Leg weakness in pigs and sows aged between four and 18 months is often due to osteochondrosis. This non-inflammatory disease results in degenerative necrosis of the joint cartilage cells. The locomotion problems caused by this disorder range from a shorter stride right up to an inability to put weight on the affected leg. Lameness can be episodic and highly variable because several joints can be affected and sows presenting with lesions do not necessarily become lame. The well-being of breeding sows is therefore negatively impacted because this painful condition is hard to detect. Over-rapid growth of the animal is often implicated. This results in the inability of the cartilaginous joint connecting the bones to withstand the mechanical force generated by the weight gain, thus causing lesions in the joint and epiphyseal cartilages. Strengthening the bones and cartilage by providing tailored vitamin and mineral nutrition during the gilt growth and fattening phase therefore seems to be an effective way of preventing osteochondrosis in sows.
The active form of vitamin D (1,25-dihydroxycholecalciferol), which is involved in the metabolism of calcium and bones, also plays an important role in cartilage development. In a study conducted in Japan, Pr Sugiyama from Niigata University (Japan) looked at the potential effect of 25-OH-D3 in terms of preventing this leg disorder. In total, 33 piglets weaned at three weeks were used in the experiment. They were divided into two groups with three repetitions per treatment: a control group received feed supplemented with vitamin D3 at 2,000 IU/kg, and a second group received feed supplemented with 25-OH-D3 at 50 mcg/kg. The pigs received the experimental feed from 6 kg to 110 kg live weight. After slaughter, the humeri and femurs of all the animals were sampled and subject to macroscopic and histopathological observations in order to assess the incidence and severity (Figure 3) of lesions in the joint cartilage.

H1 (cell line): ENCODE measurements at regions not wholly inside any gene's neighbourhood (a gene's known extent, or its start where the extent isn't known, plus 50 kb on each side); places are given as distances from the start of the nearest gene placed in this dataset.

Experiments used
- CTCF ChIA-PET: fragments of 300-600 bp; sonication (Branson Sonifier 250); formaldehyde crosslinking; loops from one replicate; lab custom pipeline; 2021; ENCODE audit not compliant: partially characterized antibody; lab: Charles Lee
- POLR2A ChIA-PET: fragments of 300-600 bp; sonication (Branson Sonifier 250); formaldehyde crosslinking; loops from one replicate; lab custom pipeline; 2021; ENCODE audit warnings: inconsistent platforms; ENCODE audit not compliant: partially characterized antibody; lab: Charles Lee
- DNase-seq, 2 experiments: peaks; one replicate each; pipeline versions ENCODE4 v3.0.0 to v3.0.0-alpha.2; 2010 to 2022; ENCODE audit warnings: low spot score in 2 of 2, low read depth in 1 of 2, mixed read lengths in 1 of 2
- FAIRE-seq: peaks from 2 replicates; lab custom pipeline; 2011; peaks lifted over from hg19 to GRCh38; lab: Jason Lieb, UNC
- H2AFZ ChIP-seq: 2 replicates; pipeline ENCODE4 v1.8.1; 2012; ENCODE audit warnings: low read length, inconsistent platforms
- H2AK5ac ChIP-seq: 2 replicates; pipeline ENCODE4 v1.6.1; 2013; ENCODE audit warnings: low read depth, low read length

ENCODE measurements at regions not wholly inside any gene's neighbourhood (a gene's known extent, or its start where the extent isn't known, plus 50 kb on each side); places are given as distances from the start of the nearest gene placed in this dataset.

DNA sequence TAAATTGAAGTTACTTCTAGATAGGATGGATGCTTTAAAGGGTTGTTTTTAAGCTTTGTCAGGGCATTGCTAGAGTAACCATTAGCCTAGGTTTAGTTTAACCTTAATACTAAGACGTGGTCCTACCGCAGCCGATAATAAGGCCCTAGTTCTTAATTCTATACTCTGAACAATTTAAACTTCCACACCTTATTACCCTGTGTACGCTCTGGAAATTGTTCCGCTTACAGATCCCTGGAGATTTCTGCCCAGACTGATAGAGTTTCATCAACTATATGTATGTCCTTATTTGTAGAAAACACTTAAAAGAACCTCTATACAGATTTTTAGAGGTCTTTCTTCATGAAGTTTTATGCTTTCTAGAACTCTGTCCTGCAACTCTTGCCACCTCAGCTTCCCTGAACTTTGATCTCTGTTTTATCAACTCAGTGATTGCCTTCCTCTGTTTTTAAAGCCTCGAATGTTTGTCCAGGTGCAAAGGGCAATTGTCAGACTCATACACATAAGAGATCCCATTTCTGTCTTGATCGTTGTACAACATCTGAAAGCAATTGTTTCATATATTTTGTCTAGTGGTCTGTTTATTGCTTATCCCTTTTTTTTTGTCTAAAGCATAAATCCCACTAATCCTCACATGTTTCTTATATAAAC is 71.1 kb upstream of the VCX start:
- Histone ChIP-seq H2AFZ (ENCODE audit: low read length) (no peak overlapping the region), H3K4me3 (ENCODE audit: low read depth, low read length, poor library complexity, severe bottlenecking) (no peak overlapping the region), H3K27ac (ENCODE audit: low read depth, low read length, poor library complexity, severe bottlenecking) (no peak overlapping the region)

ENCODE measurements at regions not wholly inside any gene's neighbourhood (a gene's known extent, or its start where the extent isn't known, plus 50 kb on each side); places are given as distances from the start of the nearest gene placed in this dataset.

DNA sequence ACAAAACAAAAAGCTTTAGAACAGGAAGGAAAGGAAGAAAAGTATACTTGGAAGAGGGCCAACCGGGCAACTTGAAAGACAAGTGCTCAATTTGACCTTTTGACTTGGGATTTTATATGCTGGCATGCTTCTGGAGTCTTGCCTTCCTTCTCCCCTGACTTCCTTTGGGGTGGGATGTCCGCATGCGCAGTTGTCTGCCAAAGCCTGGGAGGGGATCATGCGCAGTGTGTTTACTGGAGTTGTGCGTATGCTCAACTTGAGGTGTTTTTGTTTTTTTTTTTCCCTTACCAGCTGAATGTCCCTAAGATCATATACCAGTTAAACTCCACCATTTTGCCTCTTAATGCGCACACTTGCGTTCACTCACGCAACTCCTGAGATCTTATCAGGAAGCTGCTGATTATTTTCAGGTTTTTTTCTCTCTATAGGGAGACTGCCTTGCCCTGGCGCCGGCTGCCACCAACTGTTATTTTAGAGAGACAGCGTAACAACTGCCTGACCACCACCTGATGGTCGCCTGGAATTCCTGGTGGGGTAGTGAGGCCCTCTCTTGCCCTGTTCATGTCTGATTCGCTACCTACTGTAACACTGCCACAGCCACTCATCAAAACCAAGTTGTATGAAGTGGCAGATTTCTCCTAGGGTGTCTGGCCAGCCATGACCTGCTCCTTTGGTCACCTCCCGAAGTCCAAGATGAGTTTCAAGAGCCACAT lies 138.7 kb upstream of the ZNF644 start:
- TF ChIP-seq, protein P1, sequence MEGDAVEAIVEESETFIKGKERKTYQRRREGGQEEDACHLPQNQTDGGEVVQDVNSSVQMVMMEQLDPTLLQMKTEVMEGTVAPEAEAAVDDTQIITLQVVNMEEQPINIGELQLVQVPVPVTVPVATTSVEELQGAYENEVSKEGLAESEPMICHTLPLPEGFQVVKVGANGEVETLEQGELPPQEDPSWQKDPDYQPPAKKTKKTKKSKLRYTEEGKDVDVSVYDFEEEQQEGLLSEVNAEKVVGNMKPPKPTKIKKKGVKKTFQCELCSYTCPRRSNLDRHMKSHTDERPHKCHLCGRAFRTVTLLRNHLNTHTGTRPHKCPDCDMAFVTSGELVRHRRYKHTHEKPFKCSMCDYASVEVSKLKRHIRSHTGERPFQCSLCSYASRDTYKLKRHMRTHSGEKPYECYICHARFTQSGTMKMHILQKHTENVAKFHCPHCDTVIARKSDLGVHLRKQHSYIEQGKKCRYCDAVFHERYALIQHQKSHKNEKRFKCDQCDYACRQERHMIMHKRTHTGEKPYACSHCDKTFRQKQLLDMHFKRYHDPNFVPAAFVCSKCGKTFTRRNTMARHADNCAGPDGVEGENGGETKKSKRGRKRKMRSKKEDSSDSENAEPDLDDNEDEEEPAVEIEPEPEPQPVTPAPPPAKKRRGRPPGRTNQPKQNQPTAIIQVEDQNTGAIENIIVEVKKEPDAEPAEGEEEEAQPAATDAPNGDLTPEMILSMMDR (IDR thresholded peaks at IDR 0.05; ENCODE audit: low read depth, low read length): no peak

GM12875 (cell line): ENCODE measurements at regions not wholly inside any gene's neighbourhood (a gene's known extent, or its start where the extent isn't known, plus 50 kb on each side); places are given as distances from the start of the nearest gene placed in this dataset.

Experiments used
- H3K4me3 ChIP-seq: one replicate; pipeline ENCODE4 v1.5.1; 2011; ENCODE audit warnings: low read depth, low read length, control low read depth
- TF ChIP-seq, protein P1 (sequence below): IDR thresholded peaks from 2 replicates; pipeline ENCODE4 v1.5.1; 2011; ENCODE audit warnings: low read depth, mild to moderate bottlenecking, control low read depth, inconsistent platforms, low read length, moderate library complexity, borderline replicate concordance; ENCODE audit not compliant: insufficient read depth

The pigs supplemented with the commercial alternative to vitamin D, had plasma levels of 25-OH-D3 that were considerably higher than the control group, and showed a lower incidence of osteochondrosis. The percentage of cartilage lesions was in fact significantly lower for both the humerus and the femur.
Based on these macroscopic and histopathological observations, it was therefore clearly demonstrated that supplementing with 25-OH-D3 can inhibit the development of osteochondrosis and help to maintain normal endochondral ossification in pigs. 25-OH-D3 seems to act directly on the chondrocytes, which are cells involved in the synthesis and maintenance of cartilaginous tissues, and on the vitamin D receptors expressed in the joint cartilage. 25-OH-D3 also seems to have a regenerative effect on cartilaginous tissues because chondrocyte nuclei could be observed under the microscope in lesion areas.
However, a more detailed study is needed to precisely understand how 25-OH-D3 is able to prevent the development of osteochondrosis. It will be particularly interesting to study the metabolic factors that have an influence on joint cartilage, and the relationships between these factors and 25-OH-D3.
References available on request.
By Antoine Meuter, DSM Nutritional Products Europe